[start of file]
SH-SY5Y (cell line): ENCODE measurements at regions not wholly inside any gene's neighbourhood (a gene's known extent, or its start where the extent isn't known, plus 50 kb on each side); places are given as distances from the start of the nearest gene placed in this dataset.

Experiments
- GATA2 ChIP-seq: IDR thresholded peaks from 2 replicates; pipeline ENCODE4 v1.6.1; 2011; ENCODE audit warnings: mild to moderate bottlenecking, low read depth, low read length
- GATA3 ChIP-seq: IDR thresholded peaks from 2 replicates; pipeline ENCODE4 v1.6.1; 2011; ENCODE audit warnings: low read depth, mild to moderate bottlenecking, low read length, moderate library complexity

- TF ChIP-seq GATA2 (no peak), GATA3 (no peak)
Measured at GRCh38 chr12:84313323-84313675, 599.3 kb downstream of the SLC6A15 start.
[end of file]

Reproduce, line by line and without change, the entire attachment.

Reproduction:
SH-SY5Y (cell line): ENCODE measurements at regions not wholly inside any gene's neighbourhood (a gene's known extent, or its start where the extent isn't known, plus 50 kb on each side); places are given as distances from the start of the nearest gene placed in this dataset.

Experiments
- GATA2 ChIP-seq: IDR thresholded peaks from 2 replicates; pipeline ENCODE4 v1.6.1; 2011; ENCODE audit warnings: mild to moderate bottlenecking, low read depth, low read length
- GATA3 ChIP-seq: IDR thresholded peaks from 2 replicates; pipeline ENCODE4 v1.6.1; 2011; ENCODE audit warnings: low read depth, mild to moderate bottlenecking, low read length, moderate library complexity

- TF ChIP-seq GATA2 (no peak), GATA3 (no peak)
Measured at GRCh38 chr12:84313323-84313675, 599.3 kb downstream of the SLC6A15 start.